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How limited English students move to English-only classes questioned

by Sharita Forrest / Sep 15, 2011

Joseph P. RobinsonCHAMPAIGN, Ill. — Policymakers may want to rethink how they determine when children with limited English skills are fluent enough to learn in English-only classrooms, says a new study by an education professor at the University of Illinois.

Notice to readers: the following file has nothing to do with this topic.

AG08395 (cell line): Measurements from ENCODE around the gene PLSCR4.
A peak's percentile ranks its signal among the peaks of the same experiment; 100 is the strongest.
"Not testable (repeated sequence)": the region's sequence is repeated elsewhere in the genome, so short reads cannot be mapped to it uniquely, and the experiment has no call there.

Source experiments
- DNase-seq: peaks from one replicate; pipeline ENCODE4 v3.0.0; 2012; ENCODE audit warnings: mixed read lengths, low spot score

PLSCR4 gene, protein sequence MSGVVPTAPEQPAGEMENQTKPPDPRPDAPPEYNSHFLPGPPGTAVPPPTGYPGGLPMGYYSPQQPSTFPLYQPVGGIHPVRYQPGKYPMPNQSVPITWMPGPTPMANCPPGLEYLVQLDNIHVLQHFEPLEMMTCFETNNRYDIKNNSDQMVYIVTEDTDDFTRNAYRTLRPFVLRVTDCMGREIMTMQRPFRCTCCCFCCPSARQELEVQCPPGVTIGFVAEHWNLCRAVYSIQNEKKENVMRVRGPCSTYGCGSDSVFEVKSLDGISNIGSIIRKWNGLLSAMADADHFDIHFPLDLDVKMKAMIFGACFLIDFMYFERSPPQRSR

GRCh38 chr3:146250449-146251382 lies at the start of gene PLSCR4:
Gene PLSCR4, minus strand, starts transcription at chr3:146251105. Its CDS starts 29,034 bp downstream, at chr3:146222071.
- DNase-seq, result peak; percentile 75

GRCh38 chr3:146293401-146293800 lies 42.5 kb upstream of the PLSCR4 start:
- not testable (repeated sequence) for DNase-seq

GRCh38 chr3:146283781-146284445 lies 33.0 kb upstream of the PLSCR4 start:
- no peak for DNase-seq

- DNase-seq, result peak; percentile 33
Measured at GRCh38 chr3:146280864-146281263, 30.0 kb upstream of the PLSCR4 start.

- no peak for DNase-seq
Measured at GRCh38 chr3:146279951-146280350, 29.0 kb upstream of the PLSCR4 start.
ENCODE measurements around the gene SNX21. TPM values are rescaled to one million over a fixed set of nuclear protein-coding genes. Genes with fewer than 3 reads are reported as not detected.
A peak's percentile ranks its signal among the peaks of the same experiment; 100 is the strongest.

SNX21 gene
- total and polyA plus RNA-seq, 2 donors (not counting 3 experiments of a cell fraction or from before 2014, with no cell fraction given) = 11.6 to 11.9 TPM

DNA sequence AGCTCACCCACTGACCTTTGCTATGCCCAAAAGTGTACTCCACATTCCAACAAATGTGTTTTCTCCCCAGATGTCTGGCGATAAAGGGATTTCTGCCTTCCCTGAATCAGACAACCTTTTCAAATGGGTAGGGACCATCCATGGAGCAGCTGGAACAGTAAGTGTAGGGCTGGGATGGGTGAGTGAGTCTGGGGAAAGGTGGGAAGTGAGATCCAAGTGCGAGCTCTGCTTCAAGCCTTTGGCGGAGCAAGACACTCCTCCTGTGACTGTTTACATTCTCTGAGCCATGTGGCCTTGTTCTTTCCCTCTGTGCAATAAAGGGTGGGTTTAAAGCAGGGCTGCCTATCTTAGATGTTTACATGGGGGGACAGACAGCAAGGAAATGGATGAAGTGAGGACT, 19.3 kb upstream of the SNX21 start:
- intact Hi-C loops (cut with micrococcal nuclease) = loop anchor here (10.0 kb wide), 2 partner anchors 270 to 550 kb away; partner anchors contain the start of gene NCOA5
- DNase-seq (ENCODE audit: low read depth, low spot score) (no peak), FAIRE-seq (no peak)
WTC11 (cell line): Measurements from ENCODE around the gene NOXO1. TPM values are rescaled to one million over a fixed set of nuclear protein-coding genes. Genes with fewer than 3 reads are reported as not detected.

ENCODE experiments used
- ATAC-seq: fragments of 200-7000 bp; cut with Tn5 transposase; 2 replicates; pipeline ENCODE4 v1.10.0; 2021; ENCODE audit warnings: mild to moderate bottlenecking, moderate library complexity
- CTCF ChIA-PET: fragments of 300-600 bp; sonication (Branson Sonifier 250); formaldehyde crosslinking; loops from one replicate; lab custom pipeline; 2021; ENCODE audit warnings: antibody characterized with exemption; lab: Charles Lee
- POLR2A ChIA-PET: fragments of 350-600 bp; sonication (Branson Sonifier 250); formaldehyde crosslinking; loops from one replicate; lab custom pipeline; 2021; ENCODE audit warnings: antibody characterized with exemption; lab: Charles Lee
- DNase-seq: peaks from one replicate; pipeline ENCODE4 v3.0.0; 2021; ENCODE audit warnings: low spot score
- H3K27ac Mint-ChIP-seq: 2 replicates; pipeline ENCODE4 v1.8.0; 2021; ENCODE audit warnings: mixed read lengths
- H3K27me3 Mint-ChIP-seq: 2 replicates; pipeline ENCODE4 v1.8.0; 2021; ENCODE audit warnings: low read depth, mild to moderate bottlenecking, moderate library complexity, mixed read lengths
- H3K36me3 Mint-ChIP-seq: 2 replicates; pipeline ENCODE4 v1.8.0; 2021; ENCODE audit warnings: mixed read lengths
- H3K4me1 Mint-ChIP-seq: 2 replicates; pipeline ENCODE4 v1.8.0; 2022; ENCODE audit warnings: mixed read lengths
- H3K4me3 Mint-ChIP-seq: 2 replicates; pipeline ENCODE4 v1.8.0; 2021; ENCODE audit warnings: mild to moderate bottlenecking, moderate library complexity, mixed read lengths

The more than 5 million children in America’s schools who aren’t native speakers of English are the fastest growing segment of the school-age population, and, according to some projections, may compose more than 40 percent of elementary and secondary students in the U.S. by 2030.  Determining when non-native speakers have enough English mastery to learn in mainstream classrooms – a transition termed reclassification – is crucial to ensuring students’ academic success as well as schools’ abilities to achieve the learning benchmarks mandated by the No Child Left Behind Act.

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